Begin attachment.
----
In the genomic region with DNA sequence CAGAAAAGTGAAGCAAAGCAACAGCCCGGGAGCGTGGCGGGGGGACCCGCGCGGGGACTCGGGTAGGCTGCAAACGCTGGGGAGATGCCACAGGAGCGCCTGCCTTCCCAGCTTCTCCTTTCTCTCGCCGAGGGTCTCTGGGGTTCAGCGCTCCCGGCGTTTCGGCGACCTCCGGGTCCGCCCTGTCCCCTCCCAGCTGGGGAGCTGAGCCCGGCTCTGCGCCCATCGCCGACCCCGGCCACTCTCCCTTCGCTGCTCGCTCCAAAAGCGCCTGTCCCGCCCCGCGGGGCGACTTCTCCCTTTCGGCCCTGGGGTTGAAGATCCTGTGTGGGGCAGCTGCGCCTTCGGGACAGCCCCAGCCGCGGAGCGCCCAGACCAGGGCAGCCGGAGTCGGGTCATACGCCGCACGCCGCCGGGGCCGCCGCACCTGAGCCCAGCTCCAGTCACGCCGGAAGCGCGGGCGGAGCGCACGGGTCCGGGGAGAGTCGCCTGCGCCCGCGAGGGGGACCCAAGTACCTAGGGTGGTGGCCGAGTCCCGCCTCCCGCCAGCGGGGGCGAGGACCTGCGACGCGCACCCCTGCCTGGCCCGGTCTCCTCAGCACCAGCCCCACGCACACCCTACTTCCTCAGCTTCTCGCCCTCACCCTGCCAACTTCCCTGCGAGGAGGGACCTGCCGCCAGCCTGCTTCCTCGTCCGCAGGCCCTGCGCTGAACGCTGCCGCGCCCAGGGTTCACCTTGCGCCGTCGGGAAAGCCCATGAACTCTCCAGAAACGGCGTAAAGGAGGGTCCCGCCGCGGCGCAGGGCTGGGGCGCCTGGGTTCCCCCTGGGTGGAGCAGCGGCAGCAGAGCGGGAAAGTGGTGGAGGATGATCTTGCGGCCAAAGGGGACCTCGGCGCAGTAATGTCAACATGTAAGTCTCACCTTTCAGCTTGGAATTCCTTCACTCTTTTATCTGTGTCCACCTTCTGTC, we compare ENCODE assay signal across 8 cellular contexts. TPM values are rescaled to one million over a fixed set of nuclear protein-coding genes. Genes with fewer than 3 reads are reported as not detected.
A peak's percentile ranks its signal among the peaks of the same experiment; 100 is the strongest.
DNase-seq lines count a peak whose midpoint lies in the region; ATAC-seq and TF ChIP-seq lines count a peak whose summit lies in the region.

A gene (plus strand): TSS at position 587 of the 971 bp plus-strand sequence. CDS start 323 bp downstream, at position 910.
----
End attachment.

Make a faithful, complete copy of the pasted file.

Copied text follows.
In the genomic region with DNA sequence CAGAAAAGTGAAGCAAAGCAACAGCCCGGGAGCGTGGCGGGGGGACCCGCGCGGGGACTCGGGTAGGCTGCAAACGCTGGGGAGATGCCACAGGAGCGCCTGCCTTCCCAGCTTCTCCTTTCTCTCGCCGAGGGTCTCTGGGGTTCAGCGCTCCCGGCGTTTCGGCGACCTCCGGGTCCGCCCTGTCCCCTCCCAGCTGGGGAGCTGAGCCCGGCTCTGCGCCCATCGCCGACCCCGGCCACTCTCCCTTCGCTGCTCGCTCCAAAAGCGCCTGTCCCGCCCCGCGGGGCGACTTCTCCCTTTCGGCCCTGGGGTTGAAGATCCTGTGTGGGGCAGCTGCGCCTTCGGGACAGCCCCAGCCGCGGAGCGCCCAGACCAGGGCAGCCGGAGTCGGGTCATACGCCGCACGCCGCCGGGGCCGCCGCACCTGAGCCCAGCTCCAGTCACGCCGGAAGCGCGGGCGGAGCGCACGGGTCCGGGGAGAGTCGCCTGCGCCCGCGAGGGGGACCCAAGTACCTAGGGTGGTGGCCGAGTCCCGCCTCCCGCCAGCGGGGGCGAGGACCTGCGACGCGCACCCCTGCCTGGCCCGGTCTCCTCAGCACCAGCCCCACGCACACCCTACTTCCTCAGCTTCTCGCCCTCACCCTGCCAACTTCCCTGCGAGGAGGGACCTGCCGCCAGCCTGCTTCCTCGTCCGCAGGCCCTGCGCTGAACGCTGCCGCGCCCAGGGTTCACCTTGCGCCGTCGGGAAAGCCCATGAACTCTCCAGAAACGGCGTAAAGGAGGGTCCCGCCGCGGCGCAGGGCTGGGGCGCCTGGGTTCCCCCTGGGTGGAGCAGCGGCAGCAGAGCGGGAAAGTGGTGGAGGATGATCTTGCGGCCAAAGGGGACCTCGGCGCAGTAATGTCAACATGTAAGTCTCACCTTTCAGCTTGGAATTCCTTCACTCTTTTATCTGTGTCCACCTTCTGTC, we compare ENCODE assay signal across 8 cellular contexts. TPM values are rescaled to one million over a fixed set of nuclear protein-coding genes. Genes with fewer than 3 reads are reported as not detected.
A peak's percentile ranks its signal among the peaks of the same experiment; 100 is the strongest.
DNase-seq lines count a peak whose midpoint lies in the region; ATAC-seq and TF ChIP-seq lines count a peak whose summit lies in the region.

A gene (plus strand): TSS at position 587 of the 971 bp plus-strand sequence. CDS start 323 bp downstream, at position 910.